Are you planning to renovate an existing lawn or plant a new lawn using sod this spring? If so, now is the time to start your preparations. It may be hard to find motivation to think about your landscape during cold weather, but February is the ideal time to plan for laying new turfgrass.
One of the most important issues when dealing with sod is the price. Different species of turfgrass range in costs based on factors such as ease of growth, delivery distance, and patents on the particular turfgrass species. Sod prices should be up this year by around 13 percent to 35 percent, especially for warm-season turf like Bermuda and Zoysia, according to UGA Turfgrass Specialist Clint Waltz. A recent survey of Georgia turfgrass producers found that sod inventories at most sod farms are well below average.
Much of this shortage can be attributed to poor growing conditions much of last year. Large amounts of rainfall flooded many fields and didn’t allow for proper sod harvesting.
If it wasn’t raining, cloud cover prevented adequate sunlight from reaching existing stands of turfgrass and inhibited adequate regrowth. Weather conditions dried up some in the fall of 2013, causing a higher-than-usual demand for sod. This late season rush has dropped existing sod inventories to levels more commonly seen after the usual spring rush. If you have to get sod out soon, it would be wise to contact a reputable dealer and try to secure your pallets as soon as possible. Demand is projected to be high this year, so expect to see a price increase as well. Certified sod is recommended to ensure all turf is of the same variety.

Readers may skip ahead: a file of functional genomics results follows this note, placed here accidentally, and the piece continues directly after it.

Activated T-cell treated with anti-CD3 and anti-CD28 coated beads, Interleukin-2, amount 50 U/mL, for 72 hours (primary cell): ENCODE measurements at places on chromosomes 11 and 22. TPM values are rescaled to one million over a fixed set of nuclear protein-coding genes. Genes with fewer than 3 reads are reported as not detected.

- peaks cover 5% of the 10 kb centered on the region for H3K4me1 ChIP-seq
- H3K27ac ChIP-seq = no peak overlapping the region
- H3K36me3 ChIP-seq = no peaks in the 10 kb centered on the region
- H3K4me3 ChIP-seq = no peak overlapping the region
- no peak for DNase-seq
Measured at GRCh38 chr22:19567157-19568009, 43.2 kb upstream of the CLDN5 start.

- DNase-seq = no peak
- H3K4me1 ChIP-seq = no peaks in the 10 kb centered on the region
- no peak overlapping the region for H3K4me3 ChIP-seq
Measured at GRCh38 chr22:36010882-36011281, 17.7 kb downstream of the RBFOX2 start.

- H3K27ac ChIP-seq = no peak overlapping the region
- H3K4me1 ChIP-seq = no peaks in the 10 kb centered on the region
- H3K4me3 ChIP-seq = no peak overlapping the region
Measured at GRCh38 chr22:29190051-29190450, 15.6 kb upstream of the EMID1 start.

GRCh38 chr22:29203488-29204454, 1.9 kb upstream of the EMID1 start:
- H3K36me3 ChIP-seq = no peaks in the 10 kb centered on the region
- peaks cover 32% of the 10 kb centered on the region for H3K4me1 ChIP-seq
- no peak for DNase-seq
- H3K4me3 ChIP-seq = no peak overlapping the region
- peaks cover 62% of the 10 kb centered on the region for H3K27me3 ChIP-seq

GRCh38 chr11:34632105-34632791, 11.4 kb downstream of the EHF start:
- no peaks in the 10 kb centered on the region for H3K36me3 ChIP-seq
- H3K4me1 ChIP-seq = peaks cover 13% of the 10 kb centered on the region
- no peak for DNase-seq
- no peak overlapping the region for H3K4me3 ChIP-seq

February is also a good time to have your soil tested in preparation for laying sod. Even the best sod won’t grow in poor soils.
The first step in establishing a quality lawn is to determine the pH and fertility of the soil. A soil test is the best way to determine these factors. The results of a soil test include recommendations for the type, the amount, and the timing of the fertilizer application. The pH of the soil is a measure of acidity, and the recommended product will be based on the desired pH for the turf growing in the soil. The product recommendation will be based on raising or lowering the acidity of the soil to suit the plant. The Columbia County Extension office offers soil tests for $8 per test.